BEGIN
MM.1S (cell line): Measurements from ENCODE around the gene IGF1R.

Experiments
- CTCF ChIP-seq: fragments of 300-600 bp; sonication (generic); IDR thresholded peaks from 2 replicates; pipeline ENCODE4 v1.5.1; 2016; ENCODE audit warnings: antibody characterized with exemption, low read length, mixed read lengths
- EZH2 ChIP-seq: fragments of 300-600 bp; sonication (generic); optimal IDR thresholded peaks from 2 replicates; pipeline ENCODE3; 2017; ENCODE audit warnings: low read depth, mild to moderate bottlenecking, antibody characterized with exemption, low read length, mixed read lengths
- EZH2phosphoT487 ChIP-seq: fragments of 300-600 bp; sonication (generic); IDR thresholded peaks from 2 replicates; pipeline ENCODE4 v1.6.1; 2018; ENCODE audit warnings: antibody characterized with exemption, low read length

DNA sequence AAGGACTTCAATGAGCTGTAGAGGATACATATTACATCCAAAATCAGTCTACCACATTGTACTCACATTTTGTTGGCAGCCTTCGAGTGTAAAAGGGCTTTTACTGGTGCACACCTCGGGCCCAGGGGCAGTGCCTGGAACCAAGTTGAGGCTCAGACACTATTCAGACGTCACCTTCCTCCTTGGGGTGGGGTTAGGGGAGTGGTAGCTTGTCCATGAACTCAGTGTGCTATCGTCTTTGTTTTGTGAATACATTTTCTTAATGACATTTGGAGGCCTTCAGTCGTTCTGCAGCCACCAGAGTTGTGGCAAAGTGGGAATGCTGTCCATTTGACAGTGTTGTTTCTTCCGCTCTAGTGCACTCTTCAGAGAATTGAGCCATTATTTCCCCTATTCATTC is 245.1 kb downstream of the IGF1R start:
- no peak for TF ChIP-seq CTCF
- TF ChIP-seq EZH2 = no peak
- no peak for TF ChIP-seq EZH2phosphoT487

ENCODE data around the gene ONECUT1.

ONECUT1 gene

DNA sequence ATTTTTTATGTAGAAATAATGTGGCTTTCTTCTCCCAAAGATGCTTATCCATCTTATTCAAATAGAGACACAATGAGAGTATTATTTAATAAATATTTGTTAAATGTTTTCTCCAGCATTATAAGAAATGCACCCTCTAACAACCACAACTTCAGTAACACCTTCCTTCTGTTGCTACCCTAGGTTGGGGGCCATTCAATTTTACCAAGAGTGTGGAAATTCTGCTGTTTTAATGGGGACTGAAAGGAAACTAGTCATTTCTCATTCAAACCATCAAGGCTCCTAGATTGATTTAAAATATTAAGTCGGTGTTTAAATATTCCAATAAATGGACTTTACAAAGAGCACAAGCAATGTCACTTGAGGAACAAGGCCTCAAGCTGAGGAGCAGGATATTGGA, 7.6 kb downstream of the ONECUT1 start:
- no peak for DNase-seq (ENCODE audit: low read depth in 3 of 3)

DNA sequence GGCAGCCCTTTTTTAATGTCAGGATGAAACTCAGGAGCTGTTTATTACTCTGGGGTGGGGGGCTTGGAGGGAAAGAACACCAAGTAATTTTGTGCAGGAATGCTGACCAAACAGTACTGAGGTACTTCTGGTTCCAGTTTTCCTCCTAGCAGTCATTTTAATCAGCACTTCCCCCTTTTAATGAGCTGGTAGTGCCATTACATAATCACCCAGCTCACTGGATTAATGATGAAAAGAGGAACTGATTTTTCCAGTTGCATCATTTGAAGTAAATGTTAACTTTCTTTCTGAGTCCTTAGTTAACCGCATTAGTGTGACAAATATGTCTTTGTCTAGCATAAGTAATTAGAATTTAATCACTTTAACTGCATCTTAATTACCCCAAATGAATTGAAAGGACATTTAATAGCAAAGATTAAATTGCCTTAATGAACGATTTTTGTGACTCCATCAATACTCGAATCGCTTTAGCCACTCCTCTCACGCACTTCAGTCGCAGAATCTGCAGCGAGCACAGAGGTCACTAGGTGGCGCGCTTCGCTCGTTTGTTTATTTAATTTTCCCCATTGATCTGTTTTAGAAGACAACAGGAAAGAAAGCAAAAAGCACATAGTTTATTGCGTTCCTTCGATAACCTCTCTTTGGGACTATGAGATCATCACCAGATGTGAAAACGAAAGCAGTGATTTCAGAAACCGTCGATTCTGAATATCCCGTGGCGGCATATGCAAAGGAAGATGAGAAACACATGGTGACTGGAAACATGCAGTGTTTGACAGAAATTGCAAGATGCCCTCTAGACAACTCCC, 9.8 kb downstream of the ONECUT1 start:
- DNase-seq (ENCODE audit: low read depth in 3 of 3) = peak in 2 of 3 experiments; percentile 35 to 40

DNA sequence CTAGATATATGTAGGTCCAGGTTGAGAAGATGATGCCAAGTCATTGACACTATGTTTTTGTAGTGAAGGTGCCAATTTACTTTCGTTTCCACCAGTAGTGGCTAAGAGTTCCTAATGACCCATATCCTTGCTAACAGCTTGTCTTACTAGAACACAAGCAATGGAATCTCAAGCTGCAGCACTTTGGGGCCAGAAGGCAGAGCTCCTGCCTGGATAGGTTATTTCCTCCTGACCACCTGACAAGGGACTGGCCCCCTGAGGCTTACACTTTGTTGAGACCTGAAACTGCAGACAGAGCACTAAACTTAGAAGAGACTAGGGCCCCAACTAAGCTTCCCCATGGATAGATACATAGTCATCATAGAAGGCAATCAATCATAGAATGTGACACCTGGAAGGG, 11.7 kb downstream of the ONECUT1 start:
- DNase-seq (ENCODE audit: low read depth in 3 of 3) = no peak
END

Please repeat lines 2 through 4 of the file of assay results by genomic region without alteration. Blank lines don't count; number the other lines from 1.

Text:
Experiments
- CTCF ChIP-seq: fragments of 300-600 bp; sonication (generic); IDR thresholded peaks from 2 replicates; pipeline ENCODE4 v1.5.1; 2016; ENCODE audit warnings: antibody characterized with exemption, low read length, mixed read lengths
- EZH2 ChIP-seq: fragments of 300-600 bp; sonication (generic); optimal IDR thresholded peaks from 2 replicates; pipeline ENCODE3; 2017; ENCODE audit warnings: low read depth, mild to moderate bottlenecking, antibody characterized with exemption, low read length, mixed read lengths